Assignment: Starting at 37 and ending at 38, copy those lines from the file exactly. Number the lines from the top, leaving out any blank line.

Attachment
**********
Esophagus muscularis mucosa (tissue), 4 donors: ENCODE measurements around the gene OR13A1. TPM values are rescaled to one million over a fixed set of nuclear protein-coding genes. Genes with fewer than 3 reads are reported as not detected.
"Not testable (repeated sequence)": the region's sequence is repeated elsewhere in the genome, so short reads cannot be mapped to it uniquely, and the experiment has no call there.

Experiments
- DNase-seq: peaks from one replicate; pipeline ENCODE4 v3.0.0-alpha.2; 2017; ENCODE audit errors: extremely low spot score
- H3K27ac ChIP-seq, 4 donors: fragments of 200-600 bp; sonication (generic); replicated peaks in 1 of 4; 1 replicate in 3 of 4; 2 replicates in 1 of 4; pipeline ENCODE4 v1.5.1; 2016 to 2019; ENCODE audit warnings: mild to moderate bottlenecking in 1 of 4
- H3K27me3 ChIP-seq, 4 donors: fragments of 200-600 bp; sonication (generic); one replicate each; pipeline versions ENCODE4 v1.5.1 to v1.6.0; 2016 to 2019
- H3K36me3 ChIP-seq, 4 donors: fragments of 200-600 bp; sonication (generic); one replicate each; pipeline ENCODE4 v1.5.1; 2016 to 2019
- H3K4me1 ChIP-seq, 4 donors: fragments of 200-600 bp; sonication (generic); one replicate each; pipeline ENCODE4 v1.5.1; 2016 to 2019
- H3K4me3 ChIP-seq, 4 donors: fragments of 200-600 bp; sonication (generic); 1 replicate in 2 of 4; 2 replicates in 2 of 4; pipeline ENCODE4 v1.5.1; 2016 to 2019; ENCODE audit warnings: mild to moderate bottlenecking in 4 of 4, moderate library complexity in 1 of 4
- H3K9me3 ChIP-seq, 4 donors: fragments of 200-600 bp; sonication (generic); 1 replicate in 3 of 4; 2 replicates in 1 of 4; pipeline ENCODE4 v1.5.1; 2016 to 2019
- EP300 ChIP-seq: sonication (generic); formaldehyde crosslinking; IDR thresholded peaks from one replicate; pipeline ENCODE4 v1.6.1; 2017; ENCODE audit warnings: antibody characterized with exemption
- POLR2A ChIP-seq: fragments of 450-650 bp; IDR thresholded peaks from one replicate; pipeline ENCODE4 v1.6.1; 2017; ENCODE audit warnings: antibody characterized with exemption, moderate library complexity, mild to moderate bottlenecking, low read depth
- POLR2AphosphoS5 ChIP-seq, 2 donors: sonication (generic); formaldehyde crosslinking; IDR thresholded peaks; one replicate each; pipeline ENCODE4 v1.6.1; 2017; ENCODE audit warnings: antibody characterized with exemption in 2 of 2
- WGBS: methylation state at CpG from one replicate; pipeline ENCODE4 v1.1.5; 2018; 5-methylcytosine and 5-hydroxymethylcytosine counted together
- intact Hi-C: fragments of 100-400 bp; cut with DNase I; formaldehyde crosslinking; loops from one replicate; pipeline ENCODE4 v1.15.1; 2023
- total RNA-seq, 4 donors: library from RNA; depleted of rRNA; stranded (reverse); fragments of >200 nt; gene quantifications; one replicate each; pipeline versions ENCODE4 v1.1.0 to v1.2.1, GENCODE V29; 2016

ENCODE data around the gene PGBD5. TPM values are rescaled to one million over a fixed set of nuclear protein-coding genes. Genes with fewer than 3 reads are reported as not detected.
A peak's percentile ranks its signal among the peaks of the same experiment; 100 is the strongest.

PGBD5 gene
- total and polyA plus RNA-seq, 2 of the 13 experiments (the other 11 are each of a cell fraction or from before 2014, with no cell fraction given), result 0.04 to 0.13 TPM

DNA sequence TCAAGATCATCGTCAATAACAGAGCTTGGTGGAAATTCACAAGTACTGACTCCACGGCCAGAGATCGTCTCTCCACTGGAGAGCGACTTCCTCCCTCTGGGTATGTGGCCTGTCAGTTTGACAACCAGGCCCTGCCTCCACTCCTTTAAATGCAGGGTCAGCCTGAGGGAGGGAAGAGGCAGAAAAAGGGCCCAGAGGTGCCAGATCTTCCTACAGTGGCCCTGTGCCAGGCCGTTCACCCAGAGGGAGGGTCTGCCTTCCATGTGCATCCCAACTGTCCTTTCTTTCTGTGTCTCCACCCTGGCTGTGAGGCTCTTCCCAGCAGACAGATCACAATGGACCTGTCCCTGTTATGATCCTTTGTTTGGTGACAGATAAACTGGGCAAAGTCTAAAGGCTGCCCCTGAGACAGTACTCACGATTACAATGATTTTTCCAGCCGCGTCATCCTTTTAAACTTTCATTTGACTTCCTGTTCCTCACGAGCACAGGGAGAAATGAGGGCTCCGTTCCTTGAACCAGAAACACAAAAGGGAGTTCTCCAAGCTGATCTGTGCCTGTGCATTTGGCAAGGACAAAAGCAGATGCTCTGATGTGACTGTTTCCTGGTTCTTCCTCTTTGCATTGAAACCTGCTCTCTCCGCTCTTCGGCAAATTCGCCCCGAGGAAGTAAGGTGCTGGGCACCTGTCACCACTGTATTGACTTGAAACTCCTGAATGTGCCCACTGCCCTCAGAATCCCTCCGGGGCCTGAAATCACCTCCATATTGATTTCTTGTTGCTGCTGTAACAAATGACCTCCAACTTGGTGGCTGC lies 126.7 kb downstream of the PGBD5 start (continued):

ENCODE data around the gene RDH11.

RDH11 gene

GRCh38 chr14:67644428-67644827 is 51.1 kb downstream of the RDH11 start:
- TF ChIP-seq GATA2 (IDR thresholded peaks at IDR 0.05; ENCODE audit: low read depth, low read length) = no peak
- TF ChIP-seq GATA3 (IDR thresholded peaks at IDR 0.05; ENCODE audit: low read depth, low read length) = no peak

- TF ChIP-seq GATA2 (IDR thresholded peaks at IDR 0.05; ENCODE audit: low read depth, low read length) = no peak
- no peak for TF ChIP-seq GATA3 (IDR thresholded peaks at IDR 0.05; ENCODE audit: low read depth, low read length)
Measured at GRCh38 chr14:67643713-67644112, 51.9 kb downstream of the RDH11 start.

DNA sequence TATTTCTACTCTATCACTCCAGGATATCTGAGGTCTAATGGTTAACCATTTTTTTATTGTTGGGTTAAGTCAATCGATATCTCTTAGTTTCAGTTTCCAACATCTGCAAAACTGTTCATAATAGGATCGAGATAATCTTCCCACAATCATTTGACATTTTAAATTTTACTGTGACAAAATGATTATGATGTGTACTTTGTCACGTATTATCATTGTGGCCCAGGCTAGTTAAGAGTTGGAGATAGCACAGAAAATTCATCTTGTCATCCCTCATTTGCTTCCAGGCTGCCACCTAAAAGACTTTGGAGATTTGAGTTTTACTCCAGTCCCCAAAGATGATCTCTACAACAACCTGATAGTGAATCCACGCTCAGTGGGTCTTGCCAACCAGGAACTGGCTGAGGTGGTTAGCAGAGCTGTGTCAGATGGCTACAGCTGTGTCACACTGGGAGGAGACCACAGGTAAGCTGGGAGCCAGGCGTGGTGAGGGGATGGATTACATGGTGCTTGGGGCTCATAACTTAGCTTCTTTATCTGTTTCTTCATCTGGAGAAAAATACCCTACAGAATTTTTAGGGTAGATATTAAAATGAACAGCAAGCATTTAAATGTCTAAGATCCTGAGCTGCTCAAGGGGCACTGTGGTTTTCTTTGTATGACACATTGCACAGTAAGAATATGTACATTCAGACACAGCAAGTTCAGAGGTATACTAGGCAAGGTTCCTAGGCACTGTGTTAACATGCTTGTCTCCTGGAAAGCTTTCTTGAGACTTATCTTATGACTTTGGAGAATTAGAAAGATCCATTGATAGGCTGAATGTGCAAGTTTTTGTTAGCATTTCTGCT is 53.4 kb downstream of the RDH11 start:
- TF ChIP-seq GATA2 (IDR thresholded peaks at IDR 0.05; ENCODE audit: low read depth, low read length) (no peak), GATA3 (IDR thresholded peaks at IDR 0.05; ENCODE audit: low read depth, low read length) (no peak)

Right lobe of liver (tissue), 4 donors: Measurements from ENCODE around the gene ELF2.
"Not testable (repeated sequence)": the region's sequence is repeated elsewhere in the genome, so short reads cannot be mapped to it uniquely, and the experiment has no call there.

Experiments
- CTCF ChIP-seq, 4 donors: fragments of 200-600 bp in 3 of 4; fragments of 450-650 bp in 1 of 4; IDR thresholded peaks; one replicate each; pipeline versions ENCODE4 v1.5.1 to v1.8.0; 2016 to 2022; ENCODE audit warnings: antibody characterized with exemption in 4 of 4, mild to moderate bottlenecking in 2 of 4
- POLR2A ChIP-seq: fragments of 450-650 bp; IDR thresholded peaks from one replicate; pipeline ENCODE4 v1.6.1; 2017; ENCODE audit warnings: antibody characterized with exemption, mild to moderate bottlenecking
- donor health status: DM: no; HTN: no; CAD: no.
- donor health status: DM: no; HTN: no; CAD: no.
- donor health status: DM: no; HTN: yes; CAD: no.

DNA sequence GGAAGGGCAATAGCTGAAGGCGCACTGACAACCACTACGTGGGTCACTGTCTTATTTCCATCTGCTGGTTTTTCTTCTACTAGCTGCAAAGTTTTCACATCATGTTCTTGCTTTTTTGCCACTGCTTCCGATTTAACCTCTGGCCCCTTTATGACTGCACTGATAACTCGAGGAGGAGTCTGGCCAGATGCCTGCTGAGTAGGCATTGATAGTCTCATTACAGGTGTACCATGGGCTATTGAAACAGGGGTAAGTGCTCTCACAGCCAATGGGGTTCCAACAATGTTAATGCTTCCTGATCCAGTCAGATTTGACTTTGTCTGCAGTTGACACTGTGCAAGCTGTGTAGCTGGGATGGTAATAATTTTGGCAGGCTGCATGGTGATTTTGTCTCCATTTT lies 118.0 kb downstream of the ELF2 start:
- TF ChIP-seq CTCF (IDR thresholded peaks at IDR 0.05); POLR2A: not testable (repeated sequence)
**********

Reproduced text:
- donor health status: DM: no; HTN: no; CAD: no.
- donor health status: DM: no; HTN: no; CAD: no.